The rain pattered on the coffee house windows as Matt Dajer tapped his foot, impatient with his marketing class partner’s lateness. If it hadn’t been raining as hard as it was, he would have left ages ago; however before he packed up his stuff, he decided to send one final text to his partner in hopes of getting an explanation to his tardiness. After sending his fifth text, his partner finally responded asking Dajer what was up. Fed up, Dajer sent a short text reminding his partner of their meeting; five minutes later, Thomas Brag came sprinting through the coffee house doors with rain dripping off his hair, apologizing profusely while trying to justify his absence.
Two years later, the pair would co-founded a company based upon how they met: discomfort.
Their brand, Yes Theory, promotes the idea that saying yes to new ideas will allow a person to live life to the the fullest. They believe that the best things in life come from putting yourself in uncomfortable situations, and to get to the point where you are living life to the fullest, you must be willing to challenge yourself into saying yes to more things. In an attempt to spread this message of seeking discomfort, the pair creates documentaries showcasing people around the world who’ve taken risks and are consequently living lives they are happier with.
“We didn’t have the greatest first impression because I really hate it when people are late to things,” said Dajer. “But then Thomas told me this story of how he snuck into a Flume the DJ concert, and then from there getting to into the VIP section where he befriended Flume and his manager and how now whenever Flume’s in town, Thomas will go and hang out with him. When I heard this, I thought it was the craziest and coolest story I’d ever heard and I thought, ‘That dude is hilarious, and I need to do everything in my power to connect with him.’”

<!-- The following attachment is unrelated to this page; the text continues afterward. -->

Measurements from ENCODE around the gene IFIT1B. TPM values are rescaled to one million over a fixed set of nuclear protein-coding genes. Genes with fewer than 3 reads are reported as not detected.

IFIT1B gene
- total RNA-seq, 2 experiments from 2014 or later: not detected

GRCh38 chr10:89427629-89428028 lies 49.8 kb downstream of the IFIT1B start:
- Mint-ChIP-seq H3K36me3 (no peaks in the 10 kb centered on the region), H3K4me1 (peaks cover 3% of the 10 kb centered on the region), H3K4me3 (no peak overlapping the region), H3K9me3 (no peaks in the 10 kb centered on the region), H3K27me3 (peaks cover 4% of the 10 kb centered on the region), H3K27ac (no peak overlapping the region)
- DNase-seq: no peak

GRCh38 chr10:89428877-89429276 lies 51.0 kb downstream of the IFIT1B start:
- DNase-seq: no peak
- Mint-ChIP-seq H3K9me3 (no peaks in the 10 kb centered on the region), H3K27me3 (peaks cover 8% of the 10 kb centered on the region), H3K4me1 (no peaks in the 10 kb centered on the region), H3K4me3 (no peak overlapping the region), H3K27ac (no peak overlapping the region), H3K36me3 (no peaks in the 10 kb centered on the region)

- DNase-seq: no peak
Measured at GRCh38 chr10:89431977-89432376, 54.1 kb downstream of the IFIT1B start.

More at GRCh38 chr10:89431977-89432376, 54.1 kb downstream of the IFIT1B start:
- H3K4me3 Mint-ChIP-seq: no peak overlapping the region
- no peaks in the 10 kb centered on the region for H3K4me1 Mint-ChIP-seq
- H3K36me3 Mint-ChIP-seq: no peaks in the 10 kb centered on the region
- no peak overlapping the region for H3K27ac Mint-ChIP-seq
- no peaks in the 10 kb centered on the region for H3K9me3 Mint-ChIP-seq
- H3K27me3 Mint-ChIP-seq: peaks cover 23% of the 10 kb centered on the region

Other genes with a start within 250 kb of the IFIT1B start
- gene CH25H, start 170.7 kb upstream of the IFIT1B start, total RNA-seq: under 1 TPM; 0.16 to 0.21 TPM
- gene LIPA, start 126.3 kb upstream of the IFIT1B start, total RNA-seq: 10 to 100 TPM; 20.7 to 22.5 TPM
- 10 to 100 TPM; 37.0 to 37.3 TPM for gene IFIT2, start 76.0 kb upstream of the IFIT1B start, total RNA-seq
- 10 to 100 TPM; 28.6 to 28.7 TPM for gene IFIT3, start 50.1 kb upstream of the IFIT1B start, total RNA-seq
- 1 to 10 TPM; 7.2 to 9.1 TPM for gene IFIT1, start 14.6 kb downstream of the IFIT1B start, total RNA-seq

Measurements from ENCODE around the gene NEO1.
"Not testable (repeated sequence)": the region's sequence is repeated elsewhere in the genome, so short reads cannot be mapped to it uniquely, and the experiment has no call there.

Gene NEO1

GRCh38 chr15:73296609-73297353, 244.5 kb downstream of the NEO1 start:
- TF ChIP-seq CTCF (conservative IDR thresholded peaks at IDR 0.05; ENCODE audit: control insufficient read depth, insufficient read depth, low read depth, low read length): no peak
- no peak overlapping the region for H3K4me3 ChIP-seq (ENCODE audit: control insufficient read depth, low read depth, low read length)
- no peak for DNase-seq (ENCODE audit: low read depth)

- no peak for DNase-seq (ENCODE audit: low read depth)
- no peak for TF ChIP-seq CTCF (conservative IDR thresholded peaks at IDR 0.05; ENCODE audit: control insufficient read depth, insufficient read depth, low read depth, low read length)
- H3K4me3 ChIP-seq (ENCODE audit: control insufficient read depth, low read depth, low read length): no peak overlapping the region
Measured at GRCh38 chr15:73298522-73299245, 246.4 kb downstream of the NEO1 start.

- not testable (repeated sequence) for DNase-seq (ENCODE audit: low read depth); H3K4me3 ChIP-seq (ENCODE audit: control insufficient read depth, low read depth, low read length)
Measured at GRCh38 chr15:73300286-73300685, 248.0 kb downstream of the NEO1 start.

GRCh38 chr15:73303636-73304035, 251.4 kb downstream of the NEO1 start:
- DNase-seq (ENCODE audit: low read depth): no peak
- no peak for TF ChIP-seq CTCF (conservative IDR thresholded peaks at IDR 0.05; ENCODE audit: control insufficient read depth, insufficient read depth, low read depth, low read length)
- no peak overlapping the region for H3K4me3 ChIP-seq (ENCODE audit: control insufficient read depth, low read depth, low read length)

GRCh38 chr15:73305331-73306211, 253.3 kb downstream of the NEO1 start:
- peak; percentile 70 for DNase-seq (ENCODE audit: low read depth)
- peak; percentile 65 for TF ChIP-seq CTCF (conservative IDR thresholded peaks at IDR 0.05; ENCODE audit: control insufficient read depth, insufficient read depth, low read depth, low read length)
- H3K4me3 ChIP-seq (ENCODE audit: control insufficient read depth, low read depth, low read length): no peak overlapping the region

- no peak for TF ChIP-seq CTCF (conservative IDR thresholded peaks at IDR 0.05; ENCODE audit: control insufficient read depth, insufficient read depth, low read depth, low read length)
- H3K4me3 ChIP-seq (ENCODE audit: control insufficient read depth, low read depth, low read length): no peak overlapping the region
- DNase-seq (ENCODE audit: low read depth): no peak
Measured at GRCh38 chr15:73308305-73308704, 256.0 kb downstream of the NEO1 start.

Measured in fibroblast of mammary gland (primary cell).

After the duo had familiarized themselves with each other, they moved onto what they would be doing for their project. The marketing class had asked them to create something that would promote local businesses, and so the two of them decided to promote Dajer’s clothing business called Heart City Apparel. However, as they brainstormed how they wanted to promote Heart City Apparel, they realized their primary goal was changing to be something that would make people smile rather than advertise the clothing.
“We decided that we were going to wear Heart City Apparel and go to different locations in Montreal where we would just dance,” Brag said. “Every person that we met on the street our goal was to make them smile, and we found that making a fool of ourselves was the easiest way to do this. It led us to realize that making people smile was what brought us the biggest sense of accomplishment and we wanted to bring that with us when we progressed to our next project.”
After graduation, the two didn’t see each other for another two years, however, when Brag ran into Dajer as he was leaving his job at a local bar, a spark of wanting to reconnection passed between the two. As they began to spend more time with each other, they stumbled across a television show called, “The Buried Life” which followed a group of guys that filmed themselves going through their bucket list. As Brag went to bed that night, Brag laid awake, taken aback by the show as it deeply resonated with what he wanted to do. In the morning when he approached Dajer with the list of ideas he had generated throughout the night, he watched as Dajer became just as excited and the duo decided to begin with a month-long project called Project 30.
Because the project was designed to make the pair get out of their comfort zones, doing things they never had done before was vital to the operation. Since they were renting an apartment and paying for all the materials using the money Matt obtained from his job as a bartender, the budget of the project had so be as cheap as possible; so throughout the month they would get their ears pierced by friends, eat foods very few people try and gave stand-up comedy routines.
“Around halfway through we were sitting at a park in Montreal and we realized that we had run out of ideas,” Dajer said. “But that night we got another idea and so that took us to the next day, then the next night we got a different idea so on and so forth. Then when we got to day 19 we snuck into the hotel where the Chelsea football team was staying and we managed to get their two best players to sign onto our fake soccer team. That night we sent the video to all these Chelsea football team bloggers and by the end of the next day, the video had over 100,000 views on it. That really put an end to the fear that our ideas would run out and it made us feel as if there’s an endless pit of ideas just waiting to be grabbed.”